Mike Sweet reports from Vamos in western Crete, where a community has been revitalised by the vision of a generation who turned their grandparents’ homes into delightful refuges for discerning visitors.
Nestled between the coast and the national highway connecting Chania with Rethymno, the Apokoronas is a region often overlooked by the scores of tourist buses and hire cars running the gauntlet of the E75 national road, the frantic highway connecting west and eastern Crete. Apokoronas is a wide fertile plain extending from the foothills of the Lefka Ori, north to the coast, with rolling hills where Cypress trees, olive groves, vineyards and orchards thrive. This is the Crete of a simpler age. A place where Arab pirates dwelt, where the Venetians ruled for more than three hundred years, where Ottoman forts still survey a land fought over for centuries.
The ancient indigenous economy of Crete, based on agriculture, only began to change significantly as recently as the 1970s. Mass tourism, like an irreversible chemical reaction, transformed the island physically and culturally forever. Today around fifteen per cent of all arrivals in Greece come through Heraklion and more than two million tourists visit Crete annually. But despite the adverse effects of this invasion, those who seek a quieter and more authentic experience in Crete can still find it, in a place like Apokoronas.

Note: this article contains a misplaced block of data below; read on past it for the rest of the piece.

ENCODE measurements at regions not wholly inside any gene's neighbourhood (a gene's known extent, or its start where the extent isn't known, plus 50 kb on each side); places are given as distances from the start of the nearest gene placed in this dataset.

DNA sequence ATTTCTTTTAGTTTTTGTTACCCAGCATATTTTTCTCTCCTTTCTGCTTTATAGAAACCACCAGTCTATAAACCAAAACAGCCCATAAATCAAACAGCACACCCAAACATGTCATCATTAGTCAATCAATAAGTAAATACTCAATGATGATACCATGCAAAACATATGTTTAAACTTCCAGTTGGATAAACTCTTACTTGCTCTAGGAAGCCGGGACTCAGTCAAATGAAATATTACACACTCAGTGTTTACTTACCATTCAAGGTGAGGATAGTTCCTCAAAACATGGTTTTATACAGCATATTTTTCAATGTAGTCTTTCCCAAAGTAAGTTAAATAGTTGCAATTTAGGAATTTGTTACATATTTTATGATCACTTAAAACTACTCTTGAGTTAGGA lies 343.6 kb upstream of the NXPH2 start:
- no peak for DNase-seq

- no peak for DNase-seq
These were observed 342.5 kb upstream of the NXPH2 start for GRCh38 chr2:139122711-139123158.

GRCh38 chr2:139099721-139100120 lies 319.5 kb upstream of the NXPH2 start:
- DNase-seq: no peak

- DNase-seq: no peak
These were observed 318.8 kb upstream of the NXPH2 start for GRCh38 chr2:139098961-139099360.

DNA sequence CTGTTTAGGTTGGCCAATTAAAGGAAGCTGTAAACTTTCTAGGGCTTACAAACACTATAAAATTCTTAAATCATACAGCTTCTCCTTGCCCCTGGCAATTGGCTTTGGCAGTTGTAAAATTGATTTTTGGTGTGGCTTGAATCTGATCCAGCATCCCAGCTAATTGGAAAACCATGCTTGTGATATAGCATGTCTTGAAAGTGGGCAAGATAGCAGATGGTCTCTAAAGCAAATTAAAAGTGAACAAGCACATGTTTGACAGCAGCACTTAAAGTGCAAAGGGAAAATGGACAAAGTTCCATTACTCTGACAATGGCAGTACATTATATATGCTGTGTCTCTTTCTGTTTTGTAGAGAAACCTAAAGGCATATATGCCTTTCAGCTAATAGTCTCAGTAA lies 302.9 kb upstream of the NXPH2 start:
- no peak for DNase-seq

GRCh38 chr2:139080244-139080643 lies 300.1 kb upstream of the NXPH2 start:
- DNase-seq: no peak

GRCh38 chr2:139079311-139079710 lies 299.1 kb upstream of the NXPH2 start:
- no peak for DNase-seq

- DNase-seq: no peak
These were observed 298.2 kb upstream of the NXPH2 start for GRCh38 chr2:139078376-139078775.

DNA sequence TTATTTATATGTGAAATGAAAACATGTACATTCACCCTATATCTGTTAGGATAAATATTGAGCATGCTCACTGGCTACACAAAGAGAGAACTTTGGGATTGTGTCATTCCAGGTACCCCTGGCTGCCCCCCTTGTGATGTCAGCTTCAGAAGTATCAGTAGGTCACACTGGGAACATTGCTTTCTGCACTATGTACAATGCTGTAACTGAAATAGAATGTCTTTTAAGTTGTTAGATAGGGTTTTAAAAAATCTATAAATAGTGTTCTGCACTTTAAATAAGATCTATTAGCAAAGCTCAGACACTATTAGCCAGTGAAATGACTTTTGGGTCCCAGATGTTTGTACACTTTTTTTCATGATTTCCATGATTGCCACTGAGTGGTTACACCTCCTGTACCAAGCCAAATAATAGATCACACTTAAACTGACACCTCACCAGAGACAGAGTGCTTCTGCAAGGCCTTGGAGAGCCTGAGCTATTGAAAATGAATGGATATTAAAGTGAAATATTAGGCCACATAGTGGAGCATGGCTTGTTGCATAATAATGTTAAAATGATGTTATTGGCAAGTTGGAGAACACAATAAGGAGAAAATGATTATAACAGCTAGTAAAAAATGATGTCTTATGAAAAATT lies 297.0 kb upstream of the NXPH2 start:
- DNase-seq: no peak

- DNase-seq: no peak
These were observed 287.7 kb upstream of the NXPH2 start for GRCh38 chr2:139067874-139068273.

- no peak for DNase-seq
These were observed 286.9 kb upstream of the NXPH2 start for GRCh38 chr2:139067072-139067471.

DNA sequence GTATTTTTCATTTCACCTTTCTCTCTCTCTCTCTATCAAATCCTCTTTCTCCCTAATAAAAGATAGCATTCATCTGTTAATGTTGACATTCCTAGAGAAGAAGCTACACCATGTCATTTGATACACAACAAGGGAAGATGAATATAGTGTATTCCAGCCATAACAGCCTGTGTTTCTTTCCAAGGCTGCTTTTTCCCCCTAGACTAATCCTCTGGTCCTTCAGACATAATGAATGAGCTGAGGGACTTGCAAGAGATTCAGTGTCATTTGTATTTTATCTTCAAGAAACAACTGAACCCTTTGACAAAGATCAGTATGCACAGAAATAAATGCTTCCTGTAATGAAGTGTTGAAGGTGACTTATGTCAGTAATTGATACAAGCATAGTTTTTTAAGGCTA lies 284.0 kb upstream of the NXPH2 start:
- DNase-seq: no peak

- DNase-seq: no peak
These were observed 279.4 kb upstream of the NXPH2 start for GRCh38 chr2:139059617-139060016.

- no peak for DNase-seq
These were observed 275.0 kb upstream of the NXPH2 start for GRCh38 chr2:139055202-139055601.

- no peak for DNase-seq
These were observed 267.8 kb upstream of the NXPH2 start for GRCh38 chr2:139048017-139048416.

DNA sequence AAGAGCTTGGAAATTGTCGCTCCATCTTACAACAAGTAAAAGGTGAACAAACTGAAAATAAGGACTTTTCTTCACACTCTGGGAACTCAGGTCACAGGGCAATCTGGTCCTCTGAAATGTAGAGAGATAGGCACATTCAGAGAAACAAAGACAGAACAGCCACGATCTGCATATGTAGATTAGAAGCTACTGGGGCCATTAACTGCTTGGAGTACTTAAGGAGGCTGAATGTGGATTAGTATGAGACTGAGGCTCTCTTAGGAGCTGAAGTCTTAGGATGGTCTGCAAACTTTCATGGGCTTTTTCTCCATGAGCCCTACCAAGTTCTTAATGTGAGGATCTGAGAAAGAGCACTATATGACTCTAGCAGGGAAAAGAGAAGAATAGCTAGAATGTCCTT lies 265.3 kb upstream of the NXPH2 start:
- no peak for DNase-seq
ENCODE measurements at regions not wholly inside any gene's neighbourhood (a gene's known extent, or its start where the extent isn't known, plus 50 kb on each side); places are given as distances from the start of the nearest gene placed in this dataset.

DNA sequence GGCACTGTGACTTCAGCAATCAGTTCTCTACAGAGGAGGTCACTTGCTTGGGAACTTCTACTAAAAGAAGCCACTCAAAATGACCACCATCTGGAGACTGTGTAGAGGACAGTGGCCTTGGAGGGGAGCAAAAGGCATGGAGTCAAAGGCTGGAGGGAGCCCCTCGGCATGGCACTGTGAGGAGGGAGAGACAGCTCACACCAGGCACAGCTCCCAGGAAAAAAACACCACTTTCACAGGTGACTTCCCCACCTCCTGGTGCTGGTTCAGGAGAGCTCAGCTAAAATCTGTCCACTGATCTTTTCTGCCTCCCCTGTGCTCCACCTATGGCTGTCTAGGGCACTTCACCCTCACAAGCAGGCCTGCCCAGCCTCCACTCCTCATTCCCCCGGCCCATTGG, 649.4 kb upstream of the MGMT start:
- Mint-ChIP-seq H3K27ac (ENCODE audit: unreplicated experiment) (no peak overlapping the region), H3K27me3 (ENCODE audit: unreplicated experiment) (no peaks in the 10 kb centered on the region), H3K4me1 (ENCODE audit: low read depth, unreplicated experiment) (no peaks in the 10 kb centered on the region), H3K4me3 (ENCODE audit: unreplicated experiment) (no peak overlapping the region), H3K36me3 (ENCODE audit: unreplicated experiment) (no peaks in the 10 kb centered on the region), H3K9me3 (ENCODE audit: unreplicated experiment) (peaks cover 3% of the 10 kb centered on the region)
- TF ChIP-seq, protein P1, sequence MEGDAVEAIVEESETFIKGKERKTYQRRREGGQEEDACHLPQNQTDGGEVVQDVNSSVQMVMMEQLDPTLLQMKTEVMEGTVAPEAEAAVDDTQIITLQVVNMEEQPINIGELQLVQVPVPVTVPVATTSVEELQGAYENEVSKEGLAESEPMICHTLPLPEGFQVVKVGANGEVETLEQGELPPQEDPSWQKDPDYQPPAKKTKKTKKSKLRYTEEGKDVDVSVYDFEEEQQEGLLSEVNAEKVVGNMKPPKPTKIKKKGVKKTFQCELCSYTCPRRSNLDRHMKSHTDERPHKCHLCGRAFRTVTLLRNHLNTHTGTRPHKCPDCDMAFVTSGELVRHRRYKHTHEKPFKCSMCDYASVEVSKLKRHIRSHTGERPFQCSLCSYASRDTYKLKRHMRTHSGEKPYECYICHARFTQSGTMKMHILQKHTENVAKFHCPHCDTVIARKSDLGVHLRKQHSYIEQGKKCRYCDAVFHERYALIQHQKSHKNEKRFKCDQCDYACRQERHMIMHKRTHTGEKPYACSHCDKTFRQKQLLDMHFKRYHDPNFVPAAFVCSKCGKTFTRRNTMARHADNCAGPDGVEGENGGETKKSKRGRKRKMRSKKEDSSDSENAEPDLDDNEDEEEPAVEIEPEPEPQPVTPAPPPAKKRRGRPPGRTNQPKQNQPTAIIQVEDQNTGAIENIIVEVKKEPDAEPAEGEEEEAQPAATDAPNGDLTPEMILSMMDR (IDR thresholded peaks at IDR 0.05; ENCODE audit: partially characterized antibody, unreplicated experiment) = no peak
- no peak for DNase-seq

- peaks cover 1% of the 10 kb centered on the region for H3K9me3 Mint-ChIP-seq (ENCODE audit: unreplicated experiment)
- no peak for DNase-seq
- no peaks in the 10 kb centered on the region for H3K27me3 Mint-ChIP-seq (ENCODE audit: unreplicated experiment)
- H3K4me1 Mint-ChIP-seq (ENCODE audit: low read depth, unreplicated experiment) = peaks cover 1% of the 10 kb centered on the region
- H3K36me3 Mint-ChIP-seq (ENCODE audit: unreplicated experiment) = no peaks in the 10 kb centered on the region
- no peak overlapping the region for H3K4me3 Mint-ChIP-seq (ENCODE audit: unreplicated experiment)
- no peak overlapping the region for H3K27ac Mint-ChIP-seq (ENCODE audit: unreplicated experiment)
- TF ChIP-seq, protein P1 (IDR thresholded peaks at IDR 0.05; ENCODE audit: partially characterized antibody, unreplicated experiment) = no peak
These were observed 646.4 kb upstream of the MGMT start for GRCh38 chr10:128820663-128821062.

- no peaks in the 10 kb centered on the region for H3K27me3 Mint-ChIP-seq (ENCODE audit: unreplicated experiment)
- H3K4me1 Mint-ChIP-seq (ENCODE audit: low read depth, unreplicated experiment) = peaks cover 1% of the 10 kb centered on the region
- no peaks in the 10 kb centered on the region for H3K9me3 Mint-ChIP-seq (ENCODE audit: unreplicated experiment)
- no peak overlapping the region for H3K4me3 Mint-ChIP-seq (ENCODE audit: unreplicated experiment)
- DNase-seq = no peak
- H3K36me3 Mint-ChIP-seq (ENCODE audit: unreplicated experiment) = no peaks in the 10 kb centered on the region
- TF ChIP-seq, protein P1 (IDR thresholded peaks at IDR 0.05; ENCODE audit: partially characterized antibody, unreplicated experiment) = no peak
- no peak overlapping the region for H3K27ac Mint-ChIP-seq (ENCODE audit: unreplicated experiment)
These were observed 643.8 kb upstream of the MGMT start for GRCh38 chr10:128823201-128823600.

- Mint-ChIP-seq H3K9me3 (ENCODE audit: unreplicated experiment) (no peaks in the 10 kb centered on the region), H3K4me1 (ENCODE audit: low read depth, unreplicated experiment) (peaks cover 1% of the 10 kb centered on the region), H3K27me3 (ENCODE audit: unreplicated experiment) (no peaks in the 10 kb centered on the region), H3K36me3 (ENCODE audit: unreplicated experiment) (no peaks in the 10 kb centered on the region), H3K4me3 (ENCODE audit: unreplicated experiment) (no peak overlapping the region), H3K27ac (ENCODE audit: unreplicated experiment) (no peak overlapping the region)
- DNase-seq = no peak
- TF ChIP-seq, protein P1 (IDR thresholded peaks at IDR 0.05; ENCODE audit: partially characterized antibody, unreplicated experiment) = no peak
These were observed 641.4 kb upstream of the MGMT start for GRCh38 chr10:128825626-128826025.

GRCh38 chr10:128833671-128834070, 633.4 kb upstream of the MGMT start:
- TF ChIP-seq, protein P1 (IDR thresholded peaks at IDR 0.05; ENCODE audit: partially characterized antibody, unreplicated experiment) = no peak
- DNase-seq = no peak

At the heart of the Apokoronas district is the village of Vamos. With a history reaching back into pre-history, it would be the mid 20th Century that saw Vamos, like so many villages in Greece, face a challenge for its very survival. Decimated by the exodus of a generation, which began in the 1950s, Vamos was in total neglect by the seventies. Many of its houses had become ruins and half the resident population, which had dwindled to 650, were elderly.